A tidal island off the north coast of the Orkney mainland, the Brough of Birsay was intensively settled from the 7th to the 13th centuries AD. The physical remains comprise a 9th-century Viking-Age settlement and 12th-century monastery, together with traces of an earlier Pictish settlement of the 7th and 8th centuries. The buildings and artefacts discovered make the brough one of the most important, and attractive, monuments in Scotland.

Excavations showed that the island was occupied in the late 7th century by Picts, Scotland’s oldest indigenous people. Today the most tangible sign of their presence is the replica of symbol stone inside the graveyard. (the original is in the Museum of Scotland, Edinburgh).

Traces of Pictish buildings were also discovered beneath the later Viking houses. However, the only feature visible today is a well on the east side of the churchyard. Evidence for metalworking was found nearby. The high-quality objects included brooches and rings, bone combs and dress pins.

Vikings from Norway settled on the brough in the early 9th century. The remains of their houses and barns can still be seen. The settlement developed over the next three centuries, and the process of building and rebuilding has left a complicated maze of walls, one on top of the other, in the area between the later churchyard and the sea. Individual rooms of 10th-century houses are recognisable, together with an 11th-century sauna and part of a house with under-floor heating. Nearby are remains of a smithy.

The final phase saw the building of a small monastery. This consisted of a church in Romanesque style, with stone benches down the side walls of the nave and alcoves for altars on either side of the entrance into the chancel. A small cloister housing the domestic buildings was built on its north side.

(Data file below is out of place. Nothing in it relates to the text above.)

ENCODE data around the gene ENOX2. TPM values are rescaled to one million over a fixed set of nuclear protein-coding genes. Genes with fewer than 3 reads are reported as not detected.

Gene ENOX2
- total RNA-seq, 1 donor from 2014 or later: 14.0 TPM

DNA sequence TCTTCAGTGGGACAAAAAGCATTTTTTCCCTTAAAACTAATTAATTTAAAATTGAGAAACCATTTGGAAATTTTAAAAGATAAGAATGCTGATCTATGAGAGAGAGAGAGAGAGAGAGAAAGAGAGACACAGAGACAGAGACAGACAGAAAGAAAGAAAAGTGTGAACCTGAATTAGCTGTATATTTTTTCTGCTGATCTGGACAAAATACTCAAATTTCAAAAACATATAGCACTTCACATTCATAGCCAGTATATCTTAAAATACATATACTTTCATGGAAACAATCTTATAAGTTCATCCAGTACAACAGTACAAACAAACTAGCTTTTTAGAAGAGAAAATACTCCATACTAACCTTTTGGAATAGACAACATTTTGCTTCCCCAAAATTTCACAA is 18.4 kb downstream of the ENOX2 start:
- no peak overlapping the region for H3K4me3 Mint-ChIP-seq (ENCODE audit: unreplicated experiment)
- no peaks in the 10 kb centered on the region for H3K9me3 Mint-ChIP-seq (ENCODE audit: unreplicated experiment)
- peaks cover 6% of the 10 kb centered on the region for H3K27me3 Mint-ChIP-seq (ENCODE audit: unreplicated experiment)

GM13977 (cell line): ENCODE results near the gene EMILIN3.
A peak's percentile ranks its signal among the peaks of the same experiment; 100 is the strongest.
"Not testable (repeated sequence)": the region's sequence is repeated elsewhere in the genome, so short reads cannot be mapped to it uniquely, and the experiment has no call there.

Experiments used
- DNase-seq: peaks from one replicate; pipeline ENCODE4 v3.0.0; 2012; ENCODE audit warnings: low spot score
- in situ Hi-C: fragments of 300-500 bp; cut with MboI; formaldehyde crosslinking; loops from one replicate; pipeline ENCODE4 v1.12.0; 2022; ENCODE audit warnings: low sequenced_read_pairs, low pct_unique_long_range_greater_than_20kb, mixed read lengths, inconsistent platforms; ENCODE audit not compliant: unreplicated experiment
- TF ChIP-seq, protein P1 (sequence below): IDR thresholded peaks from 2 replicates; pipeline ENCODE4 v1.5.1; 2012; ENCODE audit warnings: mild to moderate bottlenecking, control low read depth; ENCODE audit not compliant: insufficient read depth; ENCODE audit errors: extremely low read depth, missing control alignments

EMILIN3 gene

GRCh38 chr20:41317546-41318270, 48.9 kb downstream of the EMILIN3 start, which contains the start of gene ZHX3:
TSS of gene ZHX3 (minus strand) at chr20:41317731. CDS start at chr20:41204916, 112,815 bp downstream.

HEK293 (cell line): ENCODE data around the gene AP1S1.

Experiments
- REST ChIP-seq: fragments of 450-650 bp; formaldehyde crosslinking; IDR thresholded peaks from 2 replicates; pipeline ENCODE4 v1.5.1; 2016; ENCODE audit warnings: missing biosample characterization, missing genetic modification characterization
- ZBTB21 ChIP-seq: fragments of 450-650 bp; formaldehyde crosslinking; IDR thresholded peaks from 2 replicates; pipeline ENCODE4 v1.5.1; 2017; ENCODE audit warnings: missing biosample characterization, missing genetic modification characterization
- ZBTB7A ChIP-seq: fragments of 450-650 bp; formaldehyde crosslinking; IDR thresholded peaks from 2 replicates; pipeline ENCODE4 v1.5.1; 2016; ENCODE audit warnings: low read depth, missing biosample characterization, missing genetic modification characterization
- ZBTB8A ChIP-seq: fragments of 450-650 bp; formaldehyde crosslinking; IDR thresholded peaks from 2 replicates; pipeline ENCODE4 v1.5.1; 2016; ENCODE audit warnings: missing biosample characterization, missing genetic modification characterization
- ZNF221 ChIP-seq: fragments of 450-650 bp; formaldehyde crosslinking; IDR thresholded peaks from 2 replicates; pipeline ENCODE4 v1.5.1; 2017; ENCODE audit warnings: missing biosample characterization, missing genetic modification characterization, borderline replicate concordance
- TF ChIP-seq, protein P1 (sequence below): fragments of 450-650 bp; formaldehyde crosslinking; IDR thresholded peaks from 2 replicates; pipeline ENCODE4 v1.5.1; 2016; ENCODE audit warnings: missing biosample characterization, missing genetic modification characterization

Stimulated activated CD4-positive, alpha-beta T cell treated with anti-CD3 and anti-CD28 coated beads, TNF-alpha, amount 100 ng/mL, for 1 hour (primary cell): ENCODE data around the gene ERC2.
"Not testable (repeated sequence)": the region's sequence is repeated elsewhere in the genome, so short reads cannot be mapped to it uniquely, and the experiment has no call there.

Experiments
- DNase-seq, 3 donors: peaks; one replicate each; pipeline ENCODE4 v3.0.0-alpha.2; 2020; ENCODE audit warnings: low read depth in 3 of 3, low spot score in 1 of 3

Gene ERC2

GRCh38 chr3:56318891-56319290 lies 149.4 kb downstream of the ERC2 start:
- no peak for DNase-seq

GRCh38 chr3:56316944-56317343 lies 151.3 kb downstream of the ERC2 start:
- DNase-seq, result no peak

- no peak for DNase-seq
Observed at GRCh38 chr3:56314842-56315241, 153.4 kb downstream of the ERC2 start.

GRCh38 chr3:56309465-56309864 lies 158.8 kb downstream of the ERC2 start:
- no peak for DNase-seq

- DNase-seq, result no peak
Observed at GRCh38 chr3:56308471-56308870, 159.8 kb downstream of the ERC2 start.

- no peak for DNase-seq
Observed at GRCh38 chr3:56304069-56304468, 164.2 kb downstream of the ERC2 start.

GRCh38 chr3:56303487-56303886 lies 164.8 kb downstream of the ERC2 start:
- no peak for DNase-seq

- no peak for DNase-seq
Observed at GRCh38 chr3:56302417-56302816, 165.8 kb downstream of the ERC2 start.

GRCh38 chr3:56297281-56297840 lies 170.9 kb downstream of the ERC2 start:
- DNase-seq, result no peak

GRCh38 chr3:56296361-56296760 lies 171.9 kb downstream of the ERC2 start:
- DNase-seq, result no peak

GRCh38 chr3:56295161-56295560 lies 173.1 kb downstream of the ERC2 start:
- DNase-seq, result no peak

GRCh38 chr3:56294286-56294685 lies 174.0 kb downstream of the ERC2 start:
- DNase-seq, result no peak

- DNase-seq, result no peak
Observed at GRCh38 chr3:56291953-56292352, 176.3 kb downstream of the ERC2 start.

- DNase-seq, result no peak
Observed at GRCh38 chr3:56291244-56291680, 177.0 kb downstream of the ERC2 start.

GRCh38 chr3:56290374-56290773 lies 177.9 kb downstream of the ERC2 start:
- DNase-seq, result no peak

The monastery may have been established by Thorfinn ‘the Mighty’, Earl of Orkney, whom the Orkneyinga Saga relates ‘had his permanent residence at Birsay’ in the mid-11th century. (His residence was probably in Birsay, on Mainland Orkney.) The body of Thorfinn’s grandson, St Magnus, was held at Birsay following his murder in 1117. The island monastery was possibly short-lived, for Birsay was eclipsed later that same century when St Magnus’s relics were removed to Kirkwall and placed in the new St Magnus’s Cathedral.

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B9056, Orkney, United Kingdom
See all sites in Orkney

Details

Founded: 7th century AD
Category: Prehistoric and archaeological sites in United Kingdom

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4.7/5 (based on Google user reviews)

User Reviews

Charlie Scott (14 months ago)
Superb tidal island which you can cross to 2.5 hours either side of low tide. Pretty lighthouse and friendly sheep
Kevin Moore (17 months ago)
Windy tide must be out to cross
Syed Humza Shah (18 months ago)
One of the very few magical experiences that you can still enjoy for free - watching puffins! This area is accessible only during low tide; so you will need to first Google what time that is for the particular day. Crossing over to where the puffins are takes about 15-30 minutes. Take binoculars with you.
David (18 months ago)
Accessible at low tide (check online for tide times). Plenty of sea birds in June incl a few puffins. Impressive lighthouse too.
David Ramsay (18 months ago)
Accessible at low tide (check online for tide times). Plenty of sea birds in June incl a few puffins. Impressive lighthouse too.
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